I was an internet warrior once. You know the guy that comments on the YouTube message board, behind the glorious protection of their keyboard? Before I had the wherewithal to do a few minutes of research before I posted, or you know, not be a douche, I was that guy several times.
Several years later, I prefer to cue good exercise selection and technique, rather than lambasting exercise technique online. I referenced the misuse of “Kroc Rows“ in a post last week, and then proceeded to use them two workouts in a row. Pun intended.
While I enjoy using this single arm rowing variation, it’s not one that I program for my clients. The first single arm rowing progression that I typically use leaves less room for error:
This allows you to focus on proper posture and technique, rather than throwing around some heavy weights. If you do plan on doing dumbbell rows, it’s in your best interest to make it a deadstop variation, like this one from Tony Gentilcore, a Boston based Jedi Knight:
Tony’s variation is a great way to minimize the lawn-mower starting movement that’s often confused for a dumbbell row. As the load used becomes challenging, it typically becomes a bent over pseudo-shrug and back extension combo; certainly not the best for the spine. I’m a fan of a three point bent over row in this position:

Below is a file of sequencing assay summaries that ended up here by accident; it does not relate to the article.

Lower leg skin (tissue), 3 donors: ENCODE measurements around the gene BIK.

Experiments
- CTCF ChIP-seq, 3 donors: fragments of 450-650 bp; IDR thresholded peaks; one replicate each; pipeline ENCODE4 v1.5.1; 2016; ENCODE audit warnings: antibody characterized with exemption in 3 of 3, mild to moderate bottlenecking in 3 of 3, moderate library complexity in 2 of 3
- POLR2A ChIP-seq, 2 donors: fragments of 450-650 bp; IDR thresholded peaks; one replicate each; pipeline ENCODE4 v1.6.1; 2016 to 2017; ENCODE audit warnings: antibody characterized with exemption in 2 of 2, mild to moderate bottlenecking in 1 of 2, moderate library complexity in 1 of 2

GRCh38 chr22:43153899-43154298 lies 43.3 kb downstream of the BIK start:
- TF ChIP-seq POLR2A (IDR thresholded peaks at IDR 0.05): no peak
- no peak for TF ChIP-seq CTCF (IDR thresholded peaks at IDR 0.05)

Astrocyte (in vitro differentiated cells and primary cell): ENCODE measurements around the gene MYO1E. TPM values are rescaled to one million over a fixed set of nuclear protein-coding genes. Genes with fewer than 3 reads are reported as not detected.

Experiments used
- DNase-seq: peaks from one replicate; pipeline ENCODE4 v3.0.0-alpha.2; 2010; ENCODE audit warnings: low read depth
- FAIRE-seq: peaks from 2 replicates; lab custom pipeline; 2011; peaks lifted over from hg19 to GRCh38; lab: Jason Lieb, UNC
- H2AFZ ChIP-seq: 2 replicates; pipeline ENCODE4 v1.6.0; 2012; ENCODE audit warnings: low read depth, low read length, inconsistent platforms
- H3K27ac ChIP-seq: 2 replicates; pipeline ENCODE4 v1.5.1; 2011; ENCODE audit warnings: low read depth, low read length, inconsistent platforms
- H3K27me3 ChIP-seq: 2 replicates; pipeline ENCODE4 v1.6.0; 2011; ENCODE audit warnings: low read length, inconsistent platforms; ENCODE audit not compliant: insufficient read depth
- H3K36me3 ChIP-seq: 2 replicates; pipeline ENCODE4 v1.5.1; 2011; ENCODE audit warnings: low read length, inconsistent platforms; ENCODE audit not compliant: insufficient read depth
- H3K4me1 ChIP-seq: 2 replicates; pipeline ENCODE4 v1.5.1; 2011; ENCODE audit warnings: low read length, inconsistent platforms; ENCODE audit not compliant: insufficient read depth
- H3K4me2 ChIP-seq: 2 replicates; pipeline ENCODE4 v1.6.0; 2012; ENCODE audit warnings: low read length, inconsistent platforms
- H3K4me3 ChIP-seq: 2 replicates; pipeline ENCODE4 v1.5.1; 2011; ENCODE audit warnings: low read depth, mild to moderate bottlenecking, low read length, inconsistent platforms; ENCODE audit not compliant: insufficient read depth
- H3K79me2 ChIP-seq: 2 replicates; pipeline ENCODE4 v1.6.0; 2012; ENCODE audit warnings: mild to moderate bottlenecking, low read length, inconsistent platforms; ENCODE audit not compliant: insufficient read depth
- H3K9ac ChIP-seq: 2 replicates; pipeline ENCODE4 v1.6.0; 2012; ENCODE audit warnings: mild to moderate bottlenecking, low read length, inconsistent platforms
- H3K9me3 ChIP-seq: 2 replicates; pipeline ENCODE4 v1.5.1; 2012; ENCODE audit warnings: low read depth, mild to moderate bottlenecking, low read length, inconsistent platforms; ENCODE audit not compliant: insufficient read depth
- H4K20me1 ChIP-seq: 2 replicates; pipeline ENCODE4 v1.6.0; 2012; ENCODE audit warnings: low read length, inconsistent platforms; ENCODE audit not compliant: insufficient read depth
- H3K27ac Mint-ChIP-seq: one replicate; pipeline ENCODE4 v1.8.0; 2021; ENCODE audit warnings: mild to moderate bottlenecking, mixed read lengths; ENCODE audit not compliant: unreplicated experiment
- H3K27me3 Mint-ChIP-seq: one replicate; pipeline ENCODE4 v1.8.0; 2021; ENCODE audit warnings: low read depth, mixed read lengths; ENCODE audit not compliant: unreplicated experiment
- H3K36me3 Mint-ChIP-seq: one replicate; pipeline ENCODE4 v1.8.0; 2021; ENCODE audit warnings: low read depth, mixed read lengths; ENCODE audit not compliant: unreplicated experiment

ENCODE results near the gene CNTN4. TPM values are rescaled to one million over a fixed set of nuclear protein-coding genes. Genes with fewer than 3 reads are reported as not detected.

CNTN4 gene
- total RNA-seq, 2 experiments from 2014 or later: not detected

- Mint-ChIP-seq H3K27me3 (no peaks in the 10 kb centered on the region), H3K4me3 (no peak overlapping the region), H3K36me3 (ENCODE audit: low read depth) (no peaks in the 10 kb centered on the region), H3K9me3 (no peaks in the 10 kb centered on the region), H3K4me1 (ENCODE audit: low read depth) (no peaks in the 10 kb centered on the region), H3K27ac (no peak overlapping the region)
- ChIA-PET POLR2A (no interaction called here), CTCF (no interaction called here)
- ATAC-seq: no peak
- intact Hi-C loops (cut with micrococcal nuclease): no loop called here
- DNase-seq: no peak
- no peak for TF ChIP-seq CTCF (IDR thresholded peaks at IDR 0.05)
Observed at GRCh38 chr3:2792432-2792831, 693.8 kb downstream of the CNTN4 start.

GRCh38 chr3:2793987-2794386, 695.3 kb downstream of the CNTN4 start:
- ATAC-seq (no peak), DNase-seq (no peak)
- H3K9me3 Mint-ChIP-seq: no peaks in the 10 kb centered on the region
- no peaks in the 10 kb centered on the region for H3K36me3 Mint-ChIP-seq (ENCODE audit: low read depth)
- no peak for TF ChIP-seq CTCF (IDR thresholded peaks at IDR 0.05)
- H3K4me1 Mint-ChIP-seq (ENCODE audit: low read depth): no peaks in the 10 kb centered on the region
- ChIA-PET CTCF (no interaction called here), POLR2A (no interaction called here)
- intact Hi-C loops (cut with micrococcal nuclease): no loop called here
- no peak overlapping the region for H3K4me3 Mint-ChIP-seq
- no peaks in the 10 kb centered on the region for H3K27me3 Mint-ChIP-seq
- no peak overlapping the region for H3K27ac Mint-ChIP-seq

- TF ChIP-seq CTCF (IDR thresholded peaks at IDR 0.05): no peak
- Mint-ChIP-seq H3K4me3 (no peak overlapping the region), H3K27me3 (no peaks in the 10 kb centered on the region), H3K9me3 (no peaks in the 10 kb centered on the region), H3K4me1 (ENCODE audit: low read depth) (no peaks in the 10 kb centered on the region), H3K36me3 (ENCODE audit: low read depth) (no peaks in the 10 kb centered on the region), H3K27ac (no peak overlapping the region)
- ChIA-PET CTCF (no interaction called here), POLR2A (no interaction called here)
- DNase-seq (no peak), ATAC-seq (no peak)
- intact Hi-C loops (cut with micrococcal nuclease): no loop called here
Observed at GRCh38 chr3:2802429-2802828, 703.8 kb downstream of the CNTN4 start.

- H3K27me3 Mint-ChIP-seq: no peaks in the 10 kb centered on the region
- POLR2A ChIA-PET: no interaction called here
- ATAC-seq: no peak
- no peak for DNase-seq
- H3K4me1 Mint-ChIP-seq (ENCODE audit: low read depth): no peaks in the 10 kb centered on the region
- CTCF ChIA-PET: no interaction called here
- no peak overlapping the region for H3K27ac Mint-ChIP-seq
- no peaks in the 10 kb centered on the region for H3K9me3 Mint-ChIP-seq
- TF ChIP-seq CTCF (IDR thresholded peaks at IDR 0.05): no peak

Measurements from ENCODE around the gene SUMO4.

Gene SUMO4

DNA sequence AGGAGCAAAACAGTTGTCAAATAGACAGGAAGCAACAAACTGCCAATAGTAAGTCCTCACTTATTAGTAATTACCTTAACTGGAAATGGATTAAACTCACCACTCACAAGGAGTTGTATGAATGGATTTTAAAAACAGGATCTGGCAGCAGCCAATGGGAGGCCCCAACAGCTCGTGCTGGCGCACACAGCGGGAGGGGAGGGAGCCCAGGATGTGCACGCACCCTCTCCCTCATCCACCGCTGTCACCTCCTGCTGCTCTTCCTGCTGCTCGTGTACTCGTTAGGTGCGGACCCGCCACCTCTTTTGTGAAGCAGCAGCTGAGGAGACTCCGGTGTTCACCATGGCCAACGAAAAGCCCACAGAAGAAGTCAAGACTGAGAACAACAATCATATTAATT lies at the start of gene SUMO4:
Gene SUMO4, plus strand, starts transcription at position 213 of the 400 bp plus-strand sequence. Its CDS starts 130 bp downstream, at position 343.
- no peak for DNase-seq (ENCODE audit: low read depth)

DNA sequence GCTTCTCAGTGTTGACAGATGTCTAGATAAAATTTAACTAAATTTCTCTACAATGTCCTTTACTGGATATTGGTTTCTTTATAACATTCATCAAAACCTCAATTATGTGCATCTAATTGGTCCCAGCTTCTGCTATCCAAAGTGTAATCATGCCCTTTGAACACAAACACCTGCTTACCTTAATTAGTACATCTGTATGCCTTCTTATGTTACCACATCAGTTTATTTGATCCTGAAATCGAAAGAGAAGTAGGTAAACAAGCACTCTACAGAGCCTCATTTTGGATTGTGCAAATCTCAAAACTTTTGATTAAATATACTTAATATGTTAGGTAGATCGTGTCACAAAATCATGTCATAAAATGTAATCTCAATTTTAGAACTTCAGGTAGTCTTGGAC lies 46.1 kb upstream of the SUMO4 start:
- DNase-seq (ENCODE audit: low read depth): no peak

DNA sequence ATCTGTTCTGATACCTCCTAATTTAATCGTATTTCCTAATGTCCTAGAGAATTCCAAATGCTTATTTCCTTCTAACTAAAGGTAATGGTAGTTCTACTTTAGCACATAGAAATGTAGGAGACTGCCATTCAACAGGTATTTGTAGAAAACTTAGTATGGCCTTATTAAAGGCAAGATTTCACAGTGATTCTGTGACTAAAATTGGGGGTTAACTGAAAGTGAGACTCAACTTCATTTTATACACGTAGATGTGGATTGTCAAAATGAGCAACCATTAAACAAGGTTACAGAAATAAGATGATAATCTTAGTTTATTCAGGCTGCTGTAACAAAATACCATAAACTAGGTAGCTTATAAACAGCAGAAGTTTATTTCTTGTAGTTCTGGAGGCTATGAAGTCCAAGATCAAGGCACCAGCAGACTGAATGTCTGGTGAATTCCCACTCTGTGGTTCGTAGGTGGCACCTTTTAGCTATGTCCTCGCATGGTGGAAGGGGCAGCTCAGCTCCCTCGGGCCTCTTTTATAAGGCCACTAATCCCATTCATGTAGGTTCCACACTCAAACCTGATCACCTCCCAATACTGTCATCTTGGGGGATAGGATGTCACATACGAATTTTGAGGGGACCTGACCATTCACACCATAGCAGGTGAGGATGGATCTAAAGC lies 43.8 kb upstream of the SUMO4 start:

Obviously, with an appreciable amount of weight. This variation can give you a little bit more stability and help you create a safer spinal pattern when you’re rowing. An added benefit to the pulling pattern is that there’s also an anti-rotation component to it, which helps you develop rotatory stability at the same time. It becomes more complex to coordinate, but it offers more bang-for-your-buck than other rowing variations. (Note: All unilateral variations include some level of anti-rotation requirement.)
If the load that you’re handling for the three point row becomes too much to maintain good form, move on to a different variation and reduce the load, providing that your goal is to slowly overload the new movement. Here is a bent over single arm row variation that you might progress to:
This variation requires you to sit back into a hip hinge pattern, maintain a tall chest position, and resist the pull of the dumbbell. You’d be surprised how taxing it can be on your abdominals; I’d suggest utilizing it either as a light rowing variation in your warm-up, or after using a heavier pulling variation, such as loaded chin-ups, earlier in the workout.
Each of these single arm dumbbell row variations are beneficial for pulling strength and overall back development. They vary in their technique demands so it’s best to progress through them at an appropriate place. Incorporate them into your workout and let me know which one you used, how they felt, and which training partners were doing them with you.